Flu season arrives early, slams clinics over holidays

Doctors' offices and clinics across Ottawa are swamped with coughing, feverish patients with sore throats this holiday season. According to Ottawa Public Health, the flu has arrived early this year at a highly contagious time.

'It's been crisis mode ... We've never seen that many patients,' says clinic manager

Samantha Crete visited the clinic after a long week of being home sick during the holidays. (Ashley Burke/CBC News)

Doctors offices and clinics across Ottawa are swamped with coughing, feverish patients with sore throats and stuffy noses this holiday season. One clinic manager said he's never seen anything like it, with people lining up out the door. 

"It's been crisis mode for the last four or five days," said Martin Scullion, the manager of Southbank Medical Centre. "This clinic has been here for 20 years. We've never seen that many patients."
Martin Scullion, manager of Southbank Medical Centre, said a record number of patients experiencing flu-like symptoms have been in over the holidays. (Ashley Burke/CBC News)

More than 170 people waited up to two hours to see a doctor on Dec.27. That's double the number of people that usually come into the Southbank clinic.

According to Ottawa Public Health, the flu has arrived early this year at the worst possible time for spreading germs. People are visiting large groups of family and friends leading up to the New Year. 

"Each week we're seeing more and more cases," said Robin Taylor, Ottawa's associate medical officer of health.

"When it's cold and people are inside and they're packed together, they are more likely to spread viruses including the flu," she explained.

More than 80 confirmed flu cases

There have been 81 laboratory-confirmed influenza cases in the capital so far this flu season. That's up from 17 cases during the same period last year. And those 81 patients represent only a small fraction of actual flu cases, most of which go unreported, said Taylor. 

It's been miserable. We all feel cranky.- Brittany Andor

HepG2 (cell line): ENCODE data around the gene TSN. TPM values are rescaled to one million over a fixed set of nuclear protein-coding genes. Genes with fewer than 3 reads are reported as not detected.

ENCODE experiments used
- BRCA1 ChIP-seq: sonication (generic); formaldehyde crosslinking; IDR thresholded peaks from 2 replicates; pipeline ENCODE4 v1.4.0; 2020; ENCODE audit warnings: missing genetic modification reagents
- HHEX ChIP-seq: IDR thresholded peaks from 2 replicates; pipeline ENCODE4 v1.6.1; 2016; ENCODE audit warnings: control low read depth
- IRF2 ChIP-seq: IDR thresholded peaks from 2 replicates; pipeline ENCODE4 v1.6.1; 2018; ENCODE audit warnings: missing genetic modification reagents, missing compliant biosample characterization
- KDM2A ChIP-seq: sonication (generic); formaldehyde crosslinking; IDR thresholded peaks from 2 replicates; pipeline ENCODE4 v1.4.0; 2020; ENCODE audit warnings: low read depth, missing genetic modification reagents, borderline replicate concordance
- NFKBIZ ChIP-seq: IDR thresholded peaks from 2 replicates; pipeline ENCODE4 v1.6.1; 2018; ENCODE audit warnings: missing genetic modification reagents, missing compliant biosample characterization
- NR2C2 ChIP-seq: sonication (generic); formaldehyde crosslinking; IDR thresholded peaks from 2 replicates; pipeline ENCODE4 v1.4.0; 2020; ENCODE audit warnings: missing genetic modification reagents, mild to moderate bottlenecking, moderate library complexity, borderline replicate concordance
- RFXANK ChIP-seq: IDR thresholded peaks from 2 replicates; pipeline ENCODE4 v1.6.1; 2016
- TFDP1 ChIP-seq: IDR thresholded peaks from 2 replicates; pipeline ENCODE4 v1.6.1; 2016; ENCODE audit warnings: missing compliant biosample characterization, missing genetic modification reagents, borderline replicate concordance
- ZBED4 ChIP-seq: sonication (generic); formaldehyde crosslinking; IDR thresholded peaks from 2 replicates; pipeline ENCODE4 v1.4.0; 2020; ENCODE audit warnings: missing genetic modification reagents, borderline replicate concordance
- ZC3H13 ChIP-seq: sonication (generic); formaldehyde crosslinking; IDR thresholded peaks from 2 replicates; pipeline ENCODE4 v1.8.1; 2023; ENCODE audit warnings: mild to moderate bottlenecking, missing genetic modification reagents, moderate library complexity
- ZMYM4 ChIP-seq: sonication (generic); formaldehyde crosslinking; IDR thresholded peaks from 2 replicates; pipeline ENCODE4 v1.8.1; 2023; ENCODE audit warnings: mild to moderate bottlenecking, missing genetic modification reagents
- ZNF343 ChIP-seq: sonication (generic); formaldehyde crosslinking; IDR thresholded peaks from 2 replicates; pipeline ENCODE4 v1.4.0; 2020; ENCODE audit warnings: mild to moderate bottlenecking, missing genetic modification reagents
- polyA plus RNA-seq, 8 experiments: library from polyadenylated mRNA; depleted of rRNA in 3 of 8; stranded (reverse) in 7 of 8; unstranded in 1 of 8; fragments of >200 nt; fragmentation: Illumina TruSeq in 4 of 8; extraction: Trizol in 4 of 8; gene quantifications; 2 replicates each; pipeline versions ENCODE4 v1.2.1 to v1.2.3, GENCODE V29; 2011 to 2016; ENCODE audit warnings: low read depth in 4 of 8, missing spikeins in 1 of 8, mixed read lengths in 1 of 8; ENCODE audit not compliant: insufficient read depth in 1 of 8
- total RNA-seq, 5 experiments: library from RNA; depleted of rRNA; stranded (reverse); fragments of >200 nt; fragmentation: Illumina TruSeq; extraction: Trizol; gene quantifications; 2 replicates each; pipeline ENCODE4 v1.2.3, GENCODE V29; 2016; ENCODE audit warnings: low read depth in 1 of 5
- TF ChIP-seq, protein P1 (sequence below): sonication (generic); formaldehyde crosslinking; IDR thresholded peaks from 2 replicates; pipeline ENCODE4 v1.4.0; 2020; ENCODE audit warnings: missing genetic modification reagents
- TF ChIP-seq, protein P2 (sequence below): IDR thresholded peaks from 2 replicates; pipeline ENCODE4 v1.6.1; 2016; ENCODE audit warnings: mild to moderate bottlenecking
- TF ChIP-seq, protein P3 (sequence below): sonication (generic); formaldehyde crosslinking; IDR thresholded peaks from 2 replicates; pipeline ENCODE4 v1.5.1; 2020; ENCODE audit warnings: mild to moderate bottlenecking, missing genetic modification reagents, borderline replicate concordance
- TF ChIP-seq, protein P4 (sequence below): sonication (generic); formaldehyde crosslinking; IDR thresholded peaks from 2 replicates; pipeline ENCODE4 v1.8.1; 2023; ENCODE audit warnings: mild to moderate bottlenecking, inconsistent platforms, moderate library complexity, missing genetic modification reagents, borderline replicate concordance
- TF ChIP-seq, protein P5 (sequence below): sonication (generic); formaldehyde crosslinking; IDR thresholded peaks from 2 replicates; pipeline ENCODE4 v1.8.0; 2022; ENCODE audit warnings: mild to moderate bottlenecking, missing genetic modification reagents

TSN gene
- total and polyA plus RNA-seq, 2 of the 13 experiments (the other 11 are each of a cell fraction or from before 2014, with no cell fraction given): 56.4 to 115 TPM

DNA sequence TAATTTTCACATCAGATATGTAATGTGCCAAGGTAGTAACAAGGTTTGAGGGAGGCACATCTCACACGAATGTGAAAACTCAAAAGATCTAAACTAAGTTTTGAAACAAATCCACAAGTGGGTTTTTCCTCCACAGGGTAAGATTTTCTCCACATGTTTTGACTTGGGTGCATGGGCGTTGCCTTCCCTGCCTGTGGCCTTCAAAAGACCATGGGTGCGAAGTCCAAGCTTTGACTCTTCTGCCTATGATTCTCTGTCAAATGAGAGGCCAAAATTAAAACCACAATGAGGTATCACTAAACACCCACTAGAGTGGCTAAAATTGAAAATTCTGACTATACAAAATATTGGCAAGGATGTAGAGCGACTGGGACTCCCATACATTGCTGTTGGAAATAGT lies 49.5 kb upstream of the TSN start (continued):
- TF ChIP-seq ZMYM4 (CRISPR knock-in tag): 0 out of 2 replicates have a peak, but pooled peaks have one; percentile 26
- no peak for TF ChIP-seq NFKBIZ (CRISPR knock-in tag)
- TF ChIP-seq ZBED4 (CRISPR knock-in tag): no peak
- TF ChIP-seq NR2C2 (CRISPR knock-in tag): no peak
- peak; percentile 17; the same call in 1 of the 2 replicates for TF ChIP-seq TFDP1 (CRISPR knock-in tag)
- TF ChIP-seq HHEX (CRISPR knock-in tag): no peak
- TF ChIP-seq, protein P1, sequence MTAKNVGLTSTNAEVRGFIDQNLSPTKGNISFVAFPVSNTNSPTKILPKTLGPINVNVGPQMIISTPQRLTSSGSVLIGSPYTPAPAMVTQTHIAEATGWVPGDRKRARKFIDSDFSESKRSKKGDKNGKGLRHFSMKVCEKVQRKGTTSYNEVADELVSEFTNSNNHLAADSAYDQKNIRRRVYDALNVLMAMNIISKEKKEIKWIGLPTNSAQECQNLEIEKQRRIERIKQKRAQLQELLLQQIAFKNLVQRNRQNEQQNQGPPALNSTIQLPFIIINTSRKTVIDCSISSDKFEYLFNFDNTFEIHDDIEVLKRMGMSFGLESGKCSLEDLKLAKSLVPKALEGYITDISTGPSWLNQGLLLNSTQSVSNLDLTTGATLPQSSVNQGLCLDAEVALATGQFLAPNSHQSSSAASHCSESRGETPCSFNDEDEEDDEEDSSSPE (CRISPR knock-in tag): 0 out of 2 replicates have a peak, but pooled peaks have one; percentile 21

Samantha Crete and her entire family spent Christmas wrapped in blankets and huddled around the tree opening gifts surrounded by boxes of Kleenex.

"We have a whole house full of sick people," said Crete. "My son, who is seven, he has been coughing his brains out since Christmas. My mother-in-law she barely made it through Christmas dinner. I lost my voice Christmas Day."

Crete and her sister-in-law Brittany Andor visited the clinic Thursday. They had to cancel their visit with their grandmother so she didn't catch what's going around their house. The illness has rotated through seven family members so far. 

"My nephew was sick a couple days ago, then it went person-to-person," said Andor. "I guess it's my turn. It's been miserable. We all kind of feel cranky, on edge, and we're in a very small house with seven people. It's a lot of bacteria and viruses going around." 
Brittany Andor wore a hat and warm clothes to open presents on Christmas morning because she was feeling sick. (Submitted)

Not too late to get flu shot

It's unclear how many people got the flu shot this year.

Ottawa Public Health itself vaccinated 6,983 people so far, compared to 10,588 for all of last year. But the public health agency had given 277,328 vaccines to doctors as of the end of November, whereas it sent only 162,123 doses to doctors' offices last year.

As well, Ottawa Public Health distributed more than 112,000 vaccines to pharmacies during the 2015-16 flu season. This year, pharmacies received the vaccines directly from their own suppliers, which makes it difficult to know exactly how many flu shots were given this past fall in the capital region.

Unlike other years when the vaccine wasn't a great match with the actual flu virus, this year's version looks like it is giving recipients "some protection," said Taylor.

"Whether it's an early match, we're not sure yet," she said. "We won't know it until the season is over."

Health officials insist it's still not too late to get a flu shot. They are also urging people to wash their hands, wipe down their cell phones, light switches and door knobs. 

Finally, Taylor added, if you are sick, stay home to avoid passing on the flu to anyone else.